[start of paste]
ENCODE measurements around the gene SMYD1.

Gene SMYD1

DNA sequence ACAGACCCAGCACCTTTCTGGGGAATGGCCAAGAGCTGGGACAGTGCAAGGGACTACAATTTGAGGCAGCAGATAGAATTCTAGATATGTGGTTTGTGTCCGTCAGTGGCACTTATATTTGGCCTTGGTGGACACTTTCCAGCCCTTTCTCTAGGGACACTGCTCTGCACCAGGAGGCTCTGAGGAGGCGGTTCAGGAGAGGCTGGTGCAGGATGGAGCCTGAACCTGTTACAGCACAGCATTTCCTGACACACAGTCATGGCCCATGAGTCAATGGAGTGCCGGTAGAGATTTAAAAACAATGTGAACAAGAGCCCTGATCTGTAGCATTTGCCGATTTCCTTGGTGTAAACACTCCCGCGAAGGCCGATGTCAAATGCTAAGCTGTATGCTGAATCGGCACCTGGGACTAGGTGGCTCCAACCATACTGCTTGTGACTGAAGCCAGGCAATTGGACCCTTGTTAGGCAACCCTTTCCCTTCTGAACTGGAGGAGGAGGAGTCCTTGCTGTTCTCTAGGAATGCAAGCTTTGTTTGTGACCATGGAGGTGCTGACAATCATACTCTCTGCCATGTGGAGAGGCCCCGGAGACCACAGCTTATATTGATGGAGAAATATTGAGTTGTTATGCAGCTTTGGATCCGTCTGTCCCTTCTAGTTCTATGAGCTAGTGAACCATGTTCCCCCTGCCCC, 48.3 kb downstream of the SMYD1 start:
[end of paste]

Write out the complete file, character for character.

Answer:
ENCODE measurements around the gene SMYD1.

Gene SMYD1

DNA sequence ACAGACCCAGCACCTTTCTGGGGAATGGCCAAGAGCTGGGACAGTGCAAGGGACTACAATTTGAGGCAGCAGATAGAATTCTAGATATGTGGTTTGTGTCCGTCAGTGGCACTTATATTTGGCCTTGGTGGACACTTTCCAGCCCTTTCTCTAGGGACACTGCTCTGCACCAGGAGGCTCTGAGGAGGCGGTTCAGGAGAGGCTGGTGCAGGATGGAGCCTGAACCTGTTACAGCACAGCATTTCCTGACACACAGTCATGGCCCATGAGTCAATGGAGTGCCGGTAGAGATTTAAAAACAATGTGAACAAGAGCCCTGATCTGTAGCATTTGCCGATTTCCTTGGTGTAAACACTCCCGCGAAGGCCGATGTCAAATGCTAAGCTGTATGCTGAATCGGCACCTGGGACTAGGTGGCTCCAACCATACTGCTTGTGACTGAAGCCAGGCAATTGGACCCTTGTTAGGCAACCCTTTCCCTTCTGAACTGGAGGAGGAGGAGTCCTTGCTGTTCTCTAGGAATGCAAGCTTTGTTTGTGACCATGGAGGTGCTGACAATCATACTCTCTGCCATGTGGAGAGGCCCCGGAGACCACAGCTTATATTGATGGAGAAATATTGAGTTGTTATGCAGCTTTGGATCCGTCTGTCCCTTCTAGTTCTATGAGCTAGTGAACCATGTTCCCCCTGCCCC, 48.3 kb downstream of the SMYD1 start: